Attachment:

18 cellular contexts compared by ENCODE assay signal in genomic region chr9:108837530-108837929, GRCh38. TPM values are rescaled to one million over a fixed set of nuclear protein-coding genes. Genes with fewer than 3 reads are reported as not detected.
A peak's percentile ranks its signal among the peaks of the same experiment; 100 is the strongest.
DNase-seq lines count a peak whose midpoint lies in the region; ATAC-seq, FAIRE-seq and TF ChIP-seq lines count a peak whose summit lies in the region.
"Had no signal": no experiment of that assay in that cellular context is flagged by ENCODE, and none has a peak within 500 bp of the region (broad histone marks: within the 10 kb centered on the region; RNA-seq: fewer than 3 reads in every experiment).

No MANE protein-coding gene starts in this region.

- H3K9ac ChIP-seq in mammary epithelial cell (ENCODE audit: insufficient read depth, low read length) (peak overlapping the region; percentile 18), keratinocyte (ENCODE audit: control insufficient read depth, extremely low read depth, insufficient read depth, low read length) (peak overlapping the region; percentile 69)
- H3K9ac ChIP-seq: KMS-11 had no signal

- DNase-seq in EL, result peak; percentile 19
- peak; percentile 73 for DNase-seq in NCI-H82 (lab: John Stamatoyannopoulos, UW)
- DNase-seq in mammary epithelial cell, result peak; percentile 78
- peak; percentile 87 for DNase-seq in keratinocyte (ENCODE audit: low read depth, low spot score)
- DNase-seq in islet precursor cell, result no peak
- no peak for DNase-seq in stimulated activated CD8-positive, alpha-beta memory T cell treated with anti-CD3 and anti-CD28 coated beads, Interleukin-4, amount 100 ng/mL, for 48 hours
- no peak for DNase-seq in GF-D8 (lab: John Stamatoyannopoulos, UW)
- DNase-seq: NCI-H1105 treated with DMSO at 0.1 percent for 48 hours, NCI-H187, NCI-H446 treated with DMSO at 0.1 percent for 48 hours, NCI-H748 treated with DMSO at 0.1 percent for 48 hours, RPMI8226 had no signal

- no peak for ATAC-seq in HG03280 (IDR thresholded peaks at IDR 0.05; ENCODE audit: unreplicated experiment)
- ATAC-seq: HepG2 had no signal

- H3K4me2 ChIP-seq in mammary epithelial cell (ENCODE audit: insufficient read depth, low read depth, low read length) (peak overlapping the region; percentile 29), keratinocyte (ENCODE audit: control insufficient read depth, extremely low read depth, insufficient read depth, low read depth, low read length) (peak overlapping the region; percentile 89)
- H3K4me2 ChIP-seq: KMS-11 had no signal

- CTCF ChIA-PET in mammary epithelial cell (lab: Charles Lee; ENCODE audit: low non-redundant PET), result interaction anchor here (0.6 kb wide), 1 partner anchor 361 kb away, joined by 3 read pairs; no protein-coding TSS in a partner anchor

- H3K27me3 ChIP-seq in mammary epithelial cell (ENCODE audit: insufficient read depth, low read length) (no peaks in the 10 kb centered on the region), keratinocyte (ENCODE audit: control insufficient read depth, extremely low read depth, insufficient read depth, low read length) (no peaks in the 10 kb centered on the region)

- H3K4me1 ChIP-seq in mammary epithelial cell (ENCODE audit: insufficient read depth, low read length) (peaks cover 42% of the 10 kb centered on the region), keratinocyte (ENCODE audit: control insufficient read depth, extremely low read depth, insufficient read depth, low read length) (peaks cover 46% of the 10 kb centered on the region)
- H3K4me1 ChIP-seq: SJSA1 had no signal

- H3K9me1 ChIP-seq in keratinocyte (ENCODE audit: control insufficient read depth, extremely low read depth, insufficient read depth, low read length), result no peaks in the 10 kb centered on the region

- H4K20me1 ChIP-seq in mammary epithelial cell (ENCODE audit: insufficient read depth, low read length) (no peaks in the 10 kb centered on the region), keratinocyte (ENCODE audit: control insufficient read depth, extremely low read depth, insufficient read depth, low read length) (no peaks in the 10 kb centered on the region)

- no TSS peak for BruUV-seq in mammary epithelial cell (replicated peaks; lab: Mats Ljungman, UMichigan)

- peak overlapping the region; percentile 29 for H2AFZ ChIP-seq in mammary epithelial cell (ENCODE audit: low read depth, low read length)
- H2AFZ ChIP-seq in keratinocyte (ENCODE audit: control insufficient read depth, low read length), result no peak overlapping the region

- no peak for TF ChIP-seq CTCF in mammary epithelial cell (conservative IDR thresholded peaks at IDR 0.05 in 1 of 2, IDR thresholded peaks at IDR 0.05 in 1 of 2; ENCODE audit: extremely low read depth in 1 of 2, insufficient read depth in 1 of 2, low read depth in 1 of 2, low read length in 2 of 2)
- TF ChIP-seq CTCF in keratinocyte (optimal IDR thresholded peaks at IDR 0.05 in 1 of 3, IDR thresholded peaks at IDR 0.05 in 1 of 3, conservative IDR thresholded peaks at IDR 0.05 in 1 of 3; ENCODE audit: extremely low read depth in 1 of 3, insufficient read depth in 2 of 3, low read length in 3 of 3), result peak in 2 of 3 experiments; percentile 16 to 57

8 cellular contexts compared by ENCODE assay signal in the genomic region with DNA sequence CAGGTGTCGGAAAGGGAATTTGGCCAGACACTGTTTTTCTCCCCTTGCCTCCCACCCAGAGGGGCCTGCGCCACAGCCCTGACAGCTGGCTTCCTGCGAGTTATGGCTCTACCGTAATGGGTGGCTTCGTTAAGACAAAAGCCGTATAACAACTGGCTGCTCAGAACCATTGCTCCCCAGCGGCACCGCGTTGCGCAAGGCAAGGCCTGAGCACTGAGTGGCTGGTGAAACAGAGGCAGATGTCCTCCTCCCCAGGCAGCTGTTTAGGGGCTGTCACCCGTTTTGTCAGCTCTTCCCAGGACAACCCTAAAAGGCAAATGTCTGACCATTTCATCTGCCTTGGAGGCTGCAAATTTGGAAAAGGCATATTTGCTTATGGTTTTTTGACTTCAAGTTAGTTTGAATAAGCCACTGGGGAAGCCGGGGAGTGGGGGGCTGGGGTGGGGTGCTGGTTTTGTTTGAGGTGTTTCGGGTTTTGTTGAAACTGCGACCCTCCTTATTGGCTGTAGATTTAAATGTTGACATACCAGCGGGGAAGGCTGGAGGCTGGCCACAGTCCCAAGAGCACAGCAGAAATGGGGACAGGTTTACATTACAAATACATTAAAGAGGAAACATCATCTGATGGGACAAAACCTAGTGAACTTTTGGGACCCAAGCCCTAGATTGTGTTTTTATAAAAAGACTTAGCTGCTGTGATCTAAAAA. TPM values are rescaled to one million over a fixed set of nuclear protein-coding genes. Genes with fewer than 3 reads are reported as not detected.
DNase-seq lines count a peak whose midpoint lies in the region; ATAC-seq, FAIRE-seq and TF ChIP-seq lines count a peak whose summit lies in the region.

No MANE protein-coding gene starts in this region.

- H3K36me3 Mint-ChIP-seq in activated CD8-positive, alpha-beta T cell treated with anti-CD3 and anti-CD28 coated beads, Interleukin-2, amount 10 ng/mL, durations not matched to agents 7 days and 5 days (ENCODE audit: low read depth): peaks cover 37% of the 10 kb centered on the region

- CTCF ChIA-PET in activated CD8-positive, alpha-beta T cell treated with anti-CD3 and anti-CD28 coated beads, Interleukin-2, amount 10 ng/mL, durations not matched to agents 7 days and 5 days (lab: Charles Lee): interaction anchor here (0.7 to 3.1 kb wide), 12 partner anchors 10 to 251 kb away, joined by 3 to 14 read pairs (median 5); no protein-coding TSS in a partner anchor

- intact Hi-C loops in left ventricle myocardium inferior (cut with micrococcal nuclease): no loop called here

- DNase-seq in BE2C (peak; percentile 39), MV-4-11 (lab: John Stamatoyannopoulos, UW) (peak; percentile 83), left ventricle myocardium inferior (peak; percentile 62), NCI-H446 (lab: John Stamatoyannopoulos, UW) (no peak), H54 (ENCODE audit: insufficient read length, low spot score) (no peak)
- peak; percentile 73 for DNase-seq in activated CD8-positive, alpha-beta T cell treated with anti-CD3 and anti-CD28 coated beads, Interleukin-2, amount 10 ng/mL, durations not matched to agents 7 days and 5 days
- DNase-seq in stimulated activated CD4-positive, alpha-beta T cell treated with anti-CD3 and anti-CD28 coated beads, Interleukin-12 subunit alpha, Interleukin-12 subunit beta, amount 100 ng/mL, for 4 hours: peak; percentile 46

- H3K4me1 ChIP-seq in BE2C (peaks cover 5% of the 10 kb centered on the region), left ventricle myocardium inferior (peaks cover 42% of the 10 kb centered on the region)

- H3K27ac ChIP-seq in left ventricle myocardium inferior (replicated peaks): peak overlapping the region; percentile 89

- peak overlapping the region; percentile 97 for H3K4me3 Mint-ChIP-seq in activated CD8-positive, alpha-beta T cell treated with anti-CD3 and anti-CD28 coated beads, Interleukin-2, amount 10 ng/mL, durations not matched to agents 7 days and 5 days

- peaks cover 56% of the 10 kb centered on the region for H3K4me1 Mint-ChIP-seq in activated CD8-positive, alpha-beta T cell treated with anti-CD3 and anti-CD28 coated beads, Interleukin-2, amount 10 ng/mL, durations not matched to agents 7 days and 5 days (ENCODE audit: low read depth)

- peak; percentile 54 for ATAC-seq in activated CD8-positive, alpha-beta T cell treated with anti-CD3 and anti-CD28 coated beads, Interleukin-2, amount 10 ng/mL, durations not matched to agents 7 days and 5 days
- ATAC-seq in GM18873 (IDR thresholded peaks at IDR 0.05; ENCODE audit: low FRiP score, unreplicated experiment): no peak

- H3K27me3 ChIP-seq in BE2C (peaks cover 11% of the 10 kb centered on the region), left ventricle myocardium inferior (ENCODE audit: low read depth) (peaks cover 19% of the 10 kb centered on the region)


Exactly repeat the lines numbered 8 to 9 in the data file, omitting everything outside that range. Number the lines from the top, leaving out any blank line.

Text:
- DNase-seq in EL, result peak; percentile 19
- peak; percentile 73 for DNase-seq in NCI-H82 (lab: John Stamatoyannopoulos, UW)